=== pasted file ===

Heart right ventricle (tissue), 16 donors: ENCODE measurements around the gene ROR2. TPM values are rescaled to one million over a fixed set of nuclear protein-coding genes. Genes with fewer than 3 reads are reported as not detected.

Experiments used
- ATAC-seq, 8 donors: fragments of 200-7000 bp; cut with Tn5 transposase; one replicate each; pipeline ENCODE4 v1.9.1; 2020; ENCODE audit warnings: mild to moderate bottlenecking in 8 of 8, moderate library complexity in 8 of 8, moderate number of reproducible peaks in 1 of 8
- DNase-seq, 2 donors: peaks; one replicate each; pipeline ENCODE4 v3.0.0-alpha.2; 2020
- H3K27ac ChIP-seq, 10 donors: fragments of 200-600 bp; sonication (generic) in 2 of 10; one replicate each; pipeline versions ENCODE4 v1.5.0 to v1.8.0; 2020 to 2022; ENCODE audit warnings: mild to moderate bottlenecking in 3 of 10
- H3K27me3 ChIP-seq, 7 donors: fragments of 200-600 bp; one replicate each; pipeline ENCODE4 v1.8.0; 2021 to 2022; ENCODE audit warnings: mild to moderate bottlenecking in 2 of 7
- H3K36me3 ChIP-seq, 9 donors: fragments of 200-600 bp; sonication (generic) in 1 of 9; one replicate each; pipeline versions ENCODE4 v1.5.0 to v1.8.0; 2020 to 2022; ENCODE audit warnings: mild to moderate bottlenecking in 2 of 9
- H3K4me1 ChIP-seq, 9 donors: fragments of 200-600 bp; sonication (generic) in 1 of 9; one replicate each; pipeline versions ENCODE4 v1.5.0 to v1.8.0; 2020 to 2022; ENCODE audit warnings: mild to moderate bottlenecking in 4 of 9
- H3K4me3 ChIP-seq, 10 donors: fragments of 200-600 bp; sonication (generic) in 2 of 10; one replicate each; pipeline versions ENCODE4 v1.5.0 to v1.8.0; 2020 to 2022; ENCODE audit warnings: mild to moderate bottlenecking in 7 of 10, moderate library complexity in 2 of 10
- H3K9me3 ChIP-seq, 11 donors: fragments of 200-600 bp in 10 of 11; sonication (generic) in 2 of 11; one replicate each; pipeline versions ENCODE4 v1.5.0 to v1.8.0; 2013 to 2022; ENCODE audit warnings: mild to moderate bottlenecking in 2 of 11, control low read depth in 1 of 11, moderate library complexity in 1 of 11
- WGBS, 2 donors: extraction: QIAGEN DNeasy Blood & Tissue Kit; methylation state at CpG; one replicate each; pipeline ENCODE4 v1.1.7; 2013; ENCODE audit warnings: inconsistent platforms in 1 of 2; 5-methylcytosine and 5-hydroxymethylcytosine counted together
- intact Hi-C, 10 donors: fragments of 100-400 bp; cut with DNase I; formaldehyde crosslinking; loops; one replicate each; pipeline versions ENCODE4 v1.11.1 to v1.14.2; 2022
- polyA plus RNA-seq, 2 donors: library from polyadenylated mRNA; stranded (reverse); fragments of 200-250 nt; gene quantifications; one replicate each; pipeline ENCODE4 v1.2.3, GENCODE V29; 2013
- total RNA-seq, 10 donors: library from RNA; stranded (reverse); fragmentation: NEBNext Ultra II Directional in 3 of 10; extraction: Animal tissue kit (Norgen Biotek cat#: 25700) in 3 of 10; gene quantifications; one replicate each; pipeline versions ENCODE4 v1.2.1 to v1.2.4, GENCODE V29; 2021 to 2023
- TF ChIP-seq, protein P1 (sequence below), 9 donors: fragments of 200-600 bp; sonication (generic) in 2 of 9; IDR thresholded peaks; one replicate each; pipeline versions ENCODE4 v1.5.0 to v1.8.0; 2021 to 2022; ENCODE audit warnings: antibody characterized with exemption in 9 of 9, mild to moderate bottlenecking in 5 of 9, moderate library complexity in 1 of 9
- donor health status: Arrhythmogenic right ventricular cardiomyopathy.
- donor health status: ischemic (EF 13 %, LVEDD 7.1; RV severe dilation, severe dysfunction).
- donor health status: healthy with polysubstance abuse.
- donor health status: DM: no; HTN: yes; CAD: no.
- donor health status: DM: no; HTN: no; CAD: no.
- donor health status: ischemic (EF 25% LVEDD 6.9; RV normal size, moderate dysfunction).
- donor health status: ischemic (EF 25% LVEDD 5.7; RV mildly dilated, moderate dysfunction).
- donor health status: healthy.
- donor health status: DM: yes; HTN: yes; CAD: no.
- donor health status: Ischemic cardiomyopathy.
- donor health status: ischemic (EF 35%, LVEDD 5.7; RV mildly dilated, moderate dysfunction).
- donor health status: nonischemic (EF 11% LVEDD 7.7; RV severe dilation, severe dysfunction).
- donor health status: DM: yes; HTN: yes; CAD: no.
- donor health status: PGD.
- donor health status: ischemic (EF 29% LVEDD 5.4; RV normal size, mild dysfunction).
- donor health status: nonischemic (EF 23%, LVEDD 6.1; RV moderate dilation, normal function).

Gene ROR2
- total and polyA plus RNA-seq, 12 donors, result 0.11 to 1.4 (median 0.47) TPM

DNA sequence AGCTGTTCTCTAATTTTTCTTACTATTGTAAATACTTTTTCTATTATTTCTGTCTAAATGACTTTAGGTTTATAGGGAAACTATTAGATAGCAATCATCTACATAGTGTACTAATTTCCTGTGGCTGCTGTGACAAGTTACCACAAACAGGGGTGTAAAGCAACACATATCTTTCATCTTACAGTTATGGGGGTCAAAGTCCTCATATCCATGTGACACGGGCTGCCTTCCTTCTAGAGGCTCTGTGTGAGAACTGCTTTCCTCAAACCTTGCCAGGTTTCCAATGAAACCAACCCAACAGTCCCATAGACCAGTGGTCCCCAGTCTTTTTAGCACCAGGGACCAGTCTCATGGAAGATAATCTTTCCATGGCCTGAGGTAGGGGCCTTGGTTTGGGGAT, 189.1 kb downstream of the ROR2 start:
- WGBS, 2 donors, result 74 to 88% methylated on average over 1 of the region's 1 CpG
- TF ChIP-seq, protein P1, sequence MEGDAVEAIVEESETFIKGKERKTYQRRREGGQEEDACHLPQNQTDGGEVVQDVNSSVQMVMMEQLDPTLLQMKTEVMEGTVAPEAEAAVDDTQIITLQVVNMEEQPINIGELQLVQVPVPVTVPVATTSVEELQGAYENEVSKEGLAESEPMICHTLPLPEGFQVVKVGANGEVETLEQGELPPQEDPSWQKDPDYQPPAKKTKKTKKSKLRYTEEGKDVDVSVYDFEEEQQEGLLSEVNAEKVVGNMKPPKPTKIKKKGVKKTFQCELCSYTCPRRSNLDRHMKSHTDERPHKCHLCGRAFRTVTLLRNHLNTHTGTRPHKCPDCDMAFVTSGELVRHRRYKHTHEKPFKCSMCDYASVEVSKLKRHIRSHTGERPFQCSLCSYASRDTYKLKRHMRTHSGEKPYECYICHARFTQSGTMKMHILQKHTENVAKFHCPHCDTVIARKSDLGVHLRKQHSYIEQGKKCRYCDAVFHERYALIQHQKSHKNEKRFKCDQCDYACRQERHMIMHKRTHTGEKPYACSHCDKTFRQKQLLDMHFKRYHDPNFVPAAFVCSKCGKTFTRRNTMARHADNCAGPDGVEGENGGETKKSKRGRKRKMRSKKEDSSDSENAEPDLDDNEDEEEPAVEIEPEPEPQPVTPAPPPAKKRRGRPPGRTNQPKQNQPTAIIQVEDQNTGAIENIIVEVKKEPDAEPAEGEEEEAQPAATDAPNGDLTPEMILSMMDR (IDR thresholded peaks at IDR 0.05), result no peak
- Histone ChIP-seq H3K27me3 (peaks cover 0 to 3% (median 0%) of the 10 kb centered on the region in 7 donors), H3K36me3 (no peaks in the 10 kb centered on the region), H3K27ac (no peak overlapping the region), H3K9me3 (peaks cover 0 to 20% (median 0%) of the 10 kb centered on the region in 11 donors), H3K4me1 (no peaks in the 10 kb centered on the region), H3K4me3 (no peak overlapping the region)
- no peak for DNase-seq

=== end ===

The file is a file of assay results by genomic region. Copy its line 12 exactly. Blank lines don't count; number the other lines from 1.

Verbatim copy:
- intact Hi-C, 10 donors: fragments of 100-400 bp; cut with DNase I; formaldehyde crosslinking; loops; one replicate each; pipeline versions ENCODE4 v1.11.1 to v1.14.2; 2022